All You Need To Know About Rockfish
All you need to know about rockfish: facts, nutrition information, health benefits
While their taste is the first thing that attracts any seafood lover to this genus of fish, there’s also a collection of valuable rockfish health benefits offered by just about any member of the group. Is rockfish good for you? Here are the most outstanding advantages found in a typical 5 ounce low-fat fillet.
The human body uses proteins to create its own proteins that serve as building blocks for everything from muscle tissue to hemoglobin in the blood to bone tissue. Protein comes in a variety of forms, but there are ten essential amino acids in this category that must be included on a daily basis. Five ounces of rockfish supplies two-thirds of the average adult’s general protein requirements but it specifically provides 60% to nearly 100% of seven of the ten essential amino acids including tryptophan, lycine, isoleucine, leucine, valine, histidine, and threonine. Insufficient amounts of these amino acids can result in the body cannibalizing existing muscle tissue to obtain them.
Five ounces of rockfish supplies just over half of the phosphorus recommended for the average adult. This mineral is used by the body to build both teeth and bones along with growing and maintaining other types of cells in the body. It even assists the kidneys in removing impurities from the bloodstream.
This mineral works best when supplied within the limits of 55 micrograms and 400 micrograms. If levels are too low, problems ranging from brittle nails and hair to hypothyroidism can occur. In excess amounts, this metal can become toxic. It’s especially interesting among rockfish nutrition facts that a 5-ounce rockfish steak provides 114 micrograms. This falls within the safe limits while making it unnecessary to include any other sources. At this level, selenium ensures the proper functioning of the thyroid while also acting as an antioxidant.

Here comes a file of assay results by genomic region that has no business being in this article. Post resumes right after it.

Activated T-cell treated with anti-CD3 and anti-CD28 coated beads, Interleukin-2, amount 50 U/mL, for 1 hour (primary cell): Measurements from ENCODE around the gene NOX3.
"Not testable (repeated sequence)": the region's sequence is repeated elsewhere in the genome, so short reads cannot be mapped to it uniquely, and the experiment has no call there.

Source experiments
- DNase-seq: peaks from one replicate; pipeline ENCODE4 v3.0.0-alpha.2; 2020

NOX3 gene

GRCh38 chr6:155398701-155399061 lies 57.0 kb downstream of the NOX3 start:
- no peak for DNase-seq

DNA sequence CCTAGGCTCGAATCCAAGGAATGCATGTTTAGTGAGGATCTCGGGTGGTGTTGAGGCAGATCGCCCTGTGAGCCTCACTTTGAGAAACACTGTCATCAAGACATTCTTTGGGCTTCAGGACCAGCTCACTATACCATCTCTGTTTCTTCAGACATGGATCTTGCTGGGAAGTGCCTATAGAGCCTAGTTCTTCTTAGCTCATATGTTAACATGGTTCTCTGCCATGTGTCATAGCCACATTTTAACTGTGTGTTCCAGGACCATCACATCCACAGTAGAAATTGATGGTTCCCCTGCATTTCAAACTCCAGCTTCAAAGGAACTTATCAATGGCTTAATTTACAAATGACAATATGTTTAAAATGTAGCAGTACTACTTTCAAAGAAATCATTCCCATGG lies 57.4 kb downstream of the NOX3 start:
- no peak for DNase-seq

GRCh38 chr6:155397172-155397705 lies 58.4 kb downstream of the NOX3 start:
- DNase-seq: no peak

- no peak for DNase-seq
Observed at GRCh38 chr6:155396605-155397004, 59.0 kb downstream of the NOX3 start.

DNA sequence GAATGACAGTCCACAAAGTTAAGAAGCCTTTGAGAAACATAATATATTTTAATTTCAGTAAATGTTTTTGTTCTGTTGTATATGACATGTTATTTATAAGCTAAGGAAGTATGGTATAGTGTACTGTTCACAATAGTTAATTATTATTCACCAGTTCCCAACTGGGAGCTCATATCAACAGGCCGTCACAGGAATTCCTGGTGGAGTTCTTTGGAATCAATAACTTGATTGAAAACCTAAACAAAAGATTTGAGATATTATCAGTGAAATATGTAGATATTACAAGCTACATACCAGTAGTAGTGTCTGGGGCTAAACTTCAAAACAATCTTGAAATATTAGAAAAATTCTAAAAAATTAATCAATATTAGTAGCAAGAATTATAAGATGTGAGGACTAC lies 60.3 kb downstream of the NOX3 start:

At 2.4 micrograms in a 5-ounce portion, rockfish offers nearly all the vitamin B-12 required for the average adult. This vitamin is utilized to generate myelin needed by neurons in both the brain and the nervous system in general. The damage caused by very low levels of B-12 can be permanent.
It’s common knowledge that vitamin D is important to building bones. Not as well known is its use in maintaining cardiovascular health and the immune system. It’s also surprising to know that many people have a vitamin D deficiency. Five ounces of rockfish provide 46% of the daily requirement for the typical adult.
The rockfish nutrition information applies equally to all types, but there’s certainly a bit of diversity in their appearance. There are 109 official species of rockfish that range in color from black, brown, blue, or green to red, yellow, copper, or pink. Members of this genus possess a manageable size range between five and forty inches in length. As a genus, they’ve inhabited the oceans for at least 34 million years. As individuals, some species enjoy an average lifespan of around a century. In fact, one species, the rougheye rockfish, is believed to include individuals living past 200 years.
A Bit of Caution
Due to their consumption of other fish combined with their long lifespans, rockfish can accumulate enough mercury in their bodies to make them less than ideal meals for pregnant women and small children. They can be consumed in modest quantities, a serving every one or two weeks, by people in these categories though it’s best to only use line-caught fish. There are no other health risk factors in these fish like abnormal hormones.
How to Eat Them
Are rockfish good to eat? The mildly sweet flesh of rockfish has a solid texture that lends itself to baking, steaming, frying, sauteing, and soups and stews. When considering how to cook rockfish, rockfish can be also grilled, but depending on which chef is asked, using this method to prepare it may result in a fillet that’s a little too tender and flaky. Basically, rockfish possess either red meat or brown meat. As the oilier of the two, brown meat has a shorter shelf life although a week is the overall average.
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Protein Definition: The US National Library of Medicine defines proteins as:
"Large, complex molecules that play many critical roles in the body. They do most of the work in cells and are required for the structure, function, and regulation of the body's tissues and organs."